• highlighted our concerns with provisions regarding preemption and fair use; preservation; and the transfer and lending of information products;  
  • and noted that while we recognize that the legislature is very likely to pass UCITA within the next few weeks, we strongly believe that a comprehensive review of the provisions of UCITA by representatives from all the stakeholder groups must result in the adoption of serious and substantive amendments to ally our grave concerns with this "not-ready-for- prime-time" legislation.
  • The latter point reflects the two compromise amendments to the Virginia bill that are favorable to our side: first, that the effective date will be delayed until July 1, 2001; and second, that the Joint Commission on Technology and Science "shall appoint a technical advisory committee to study the impact of this act on Virginia businesses, libraries and consumers."

Maryland appears to be taking a slightly slower approach, and while the February 3rd joint hearing in Annapolis included testimony from UCITA proponents AOL and Microsoft, the members paid close attention to the statements from our side. AALL was very well represented by Skip Lockwood, coordinator of our 4cite coalition; by Jim Neal, Director of the library system at Johns Hopkins University; and by AALL member Harvey Morrell, who also spoke on behalf of LLAM. In addition, the assistant attorney general for consumer affairs spoke quite negatively about UCITA's effects on Maryland consumers. For updated news, visit the 4cite (For a Competitive Information and Technology Economy) web site at: http://www.4cite.org/.

The Future of NTIS...

The National Commission on Libraries and Information Science (NCLIS) has conducted two day-long meetings in the past month to discuss the future of the National Technical Information Service (NTIS) with as many stakeholders as possible. At the February 4th meeting, a representative from the Department of Commerce (DOC) defended their proposal to shut down NTIS and move its clearinghouse functions to the Library of Congress by the end of FY 2000. President Clinton's recent budget includes a request of $4 million for that purpose. Congressional staff members in attendance complained that the DOC was merely transferring costs from the executive to the legislative branch. Officials from NTIS and the DOC agreed that it would cost $5 million annually to maintain the clearinghouse functions and increase public access, no matter where the clearinghouse operations were physically located.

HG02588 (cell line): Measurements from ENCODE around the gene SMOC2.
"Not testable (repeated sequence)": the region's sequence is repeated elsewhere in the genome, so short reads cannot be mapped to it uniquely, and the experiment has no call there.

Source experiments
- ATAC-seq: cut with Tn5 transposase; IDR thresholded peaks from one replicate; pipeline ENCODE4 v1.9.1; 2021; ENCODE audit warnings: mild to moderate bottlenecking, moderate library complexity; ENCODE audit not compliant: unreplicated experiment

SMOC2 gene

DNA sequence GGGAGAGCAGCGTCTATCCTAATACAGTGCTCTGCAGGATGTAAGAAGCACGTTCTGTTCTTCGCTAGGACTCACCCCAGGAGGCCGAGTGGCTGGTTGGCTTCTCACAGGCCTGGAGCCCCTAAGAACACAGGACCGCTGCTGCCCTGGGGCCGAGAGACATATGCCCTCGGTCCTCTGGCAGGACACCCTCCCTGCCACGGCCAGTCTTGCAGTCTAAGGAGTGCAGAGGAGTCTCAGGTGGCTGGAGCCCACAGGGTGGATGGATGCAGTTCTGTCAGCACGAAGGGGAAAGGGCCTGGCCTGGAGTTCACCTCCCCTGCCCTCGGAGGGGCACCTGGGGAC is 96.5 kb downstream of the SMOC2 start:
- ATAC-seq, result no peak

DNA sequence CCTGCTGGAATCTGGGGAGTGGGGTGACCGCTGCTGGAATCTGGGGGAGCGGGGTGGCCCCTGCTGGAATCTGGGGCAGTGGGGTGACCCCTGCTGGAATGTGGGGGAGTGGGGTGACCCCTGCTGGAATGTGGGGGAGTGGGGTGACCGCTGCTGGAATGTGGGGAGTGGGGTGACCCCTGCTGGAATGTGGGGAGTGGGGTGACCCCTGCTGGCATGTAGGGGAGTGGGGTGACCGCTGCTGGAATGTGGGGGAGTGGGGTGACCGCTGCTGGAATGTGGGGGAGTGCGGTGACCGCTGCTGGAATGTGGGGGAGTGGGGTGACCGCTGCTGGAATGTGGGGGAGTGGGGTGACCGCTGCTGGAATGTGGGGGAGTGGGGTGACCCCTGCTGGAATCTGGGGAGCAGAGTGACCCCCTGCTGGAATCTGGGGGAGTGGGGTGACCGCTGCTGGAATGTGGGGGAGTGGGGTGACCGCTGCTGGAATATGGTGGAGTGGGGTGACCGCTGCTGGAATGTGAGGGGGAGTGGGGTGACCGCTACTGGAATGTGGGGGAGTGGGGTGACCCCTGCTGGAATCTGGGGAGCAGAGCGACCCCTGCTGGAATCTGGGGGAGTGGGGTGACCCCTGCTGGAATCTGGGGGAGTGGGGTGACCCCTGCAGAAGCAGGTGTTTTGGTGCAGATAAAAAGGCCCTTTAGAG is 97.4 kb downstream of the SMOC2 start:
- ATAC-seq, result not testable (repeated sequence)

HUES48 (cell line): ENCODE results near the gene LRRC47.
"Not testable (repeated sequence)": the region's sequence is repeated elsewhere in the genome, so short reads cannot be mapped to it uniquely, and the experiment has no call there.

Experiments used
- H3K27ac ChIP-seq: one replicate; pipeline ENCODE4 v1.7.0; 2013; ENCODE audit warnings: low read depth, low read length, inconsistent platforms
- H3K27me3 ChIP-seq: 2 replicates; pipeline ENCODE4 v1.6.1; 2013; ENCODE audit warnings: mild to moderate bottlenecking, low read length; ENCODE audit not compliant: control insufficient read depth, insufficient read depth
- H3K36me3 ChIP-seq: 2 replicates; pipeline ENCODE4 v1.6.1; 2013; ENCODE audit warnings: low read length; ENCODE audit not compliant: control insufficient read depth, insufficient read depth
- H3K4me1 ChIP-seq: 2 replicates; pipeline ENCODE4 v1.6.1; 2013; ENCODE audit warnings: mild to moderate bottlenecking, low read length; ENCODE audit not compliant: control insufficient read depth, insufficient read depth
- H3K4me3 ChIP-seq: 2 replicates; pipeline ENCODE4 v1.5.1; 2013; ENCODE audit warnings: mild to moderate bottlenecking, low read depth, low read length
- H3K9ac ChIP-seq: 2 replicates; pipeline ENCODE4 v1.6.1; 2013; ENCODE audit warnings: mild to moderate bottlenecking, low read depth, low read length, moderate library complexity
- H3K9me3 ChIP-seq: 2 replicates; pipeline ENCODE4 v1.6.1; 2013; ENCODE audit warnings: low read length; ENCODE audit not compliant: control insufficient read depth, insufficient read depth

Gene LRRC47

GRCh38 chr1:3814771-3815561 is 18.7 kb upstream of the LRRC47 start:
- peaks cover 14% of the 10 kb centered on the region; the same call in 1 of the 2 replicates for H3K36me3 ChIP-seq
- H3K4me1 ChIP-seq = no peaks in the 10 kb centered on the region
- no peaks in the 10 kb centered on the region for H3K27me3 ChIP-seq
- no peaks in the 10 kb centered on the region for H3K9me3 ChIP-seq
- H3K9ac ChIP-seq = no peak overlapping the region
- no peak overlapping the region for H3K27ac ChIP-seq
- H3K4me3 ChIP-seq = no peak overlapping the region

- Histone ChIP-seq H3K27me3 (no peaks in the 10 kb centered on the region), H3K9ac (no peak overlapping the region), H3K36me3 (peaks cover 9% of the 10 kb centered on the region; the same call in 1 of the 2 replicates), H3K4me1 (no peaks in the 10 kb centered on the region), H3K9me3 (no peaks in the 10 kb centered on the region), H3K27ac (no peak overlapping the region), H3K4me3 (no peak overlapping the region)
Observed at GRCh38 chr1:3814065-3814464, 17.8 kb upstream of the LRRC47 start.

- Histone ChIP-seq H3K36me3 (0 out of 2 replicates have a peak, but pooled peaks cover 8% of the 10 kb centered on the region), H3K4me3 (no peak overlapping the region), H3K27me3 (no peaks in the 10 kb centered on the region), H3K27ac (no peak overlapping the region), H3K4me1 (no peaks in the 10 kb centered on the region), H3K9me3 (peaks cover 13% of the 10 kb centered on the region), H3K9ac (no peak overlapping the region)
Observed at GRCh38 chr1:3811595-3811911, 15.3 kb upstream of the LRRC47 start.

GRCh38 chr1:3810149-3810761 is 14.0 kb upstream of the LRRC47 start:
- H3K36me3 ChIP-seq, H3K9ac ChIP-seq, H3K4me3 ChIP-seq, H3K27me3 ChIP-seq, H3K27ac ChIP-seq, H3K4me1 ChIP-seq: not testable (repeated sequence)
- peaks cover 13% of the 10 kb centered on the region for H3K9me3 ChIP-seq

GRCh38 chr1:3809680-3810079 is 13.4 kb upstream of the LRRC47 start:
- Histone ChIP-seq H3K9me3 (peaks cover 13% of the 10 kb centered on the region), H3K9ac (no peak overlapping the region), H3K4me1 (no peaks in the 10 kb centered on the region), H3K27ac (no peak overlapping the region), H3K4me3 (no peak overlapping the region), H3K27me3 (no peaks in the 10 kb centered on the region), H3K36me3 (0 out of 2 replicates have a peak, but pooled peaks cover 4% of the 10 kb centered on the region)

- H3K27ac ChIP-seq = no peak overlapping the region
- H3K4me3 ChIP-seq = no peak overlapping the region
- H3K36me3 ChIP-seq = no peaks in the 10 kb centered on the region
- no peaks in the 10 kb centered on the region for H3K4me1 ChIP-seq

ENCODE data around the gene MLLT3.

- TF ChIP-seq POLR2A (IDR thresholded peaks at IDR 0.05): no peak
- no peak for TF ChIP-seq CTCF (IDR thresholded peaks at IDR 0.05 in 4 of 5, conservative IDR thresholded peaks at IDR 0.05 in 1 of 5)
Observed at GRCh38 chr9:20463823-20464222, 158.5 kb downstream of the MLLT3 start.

Winston Tabb from the Library of Congress noted that they were taken utterly by surprise with last August's announcement, and he was politically noncommittal about moving the clearinghouse to LC. Superintendent of Documents Fran Buckley spoke about how the clearinghouse could be merged with existing SuDocs services (GPO Access, the GPO Sales Program, and the Federal Depository Library Program). Both Tabb and Buckley pressed the need to look at NTIS within the broader issue of federal government information policy, such as finding tools, permanent public access, the preservation of electronic information, and the lack of effective agency enforcement mechanisms.

Thus far, no real consensus has been reached other than the need to remedy the short-term problem of staff and funding for NTIS by getting appropriations for the remainder of FY 2000 plus $5 million to continue its operations until the end of FY 2001. You'll find a collection of NCLIS documents on the possible closing of NTIS at: http://www.nclis.gov/info/ntis/ntis.html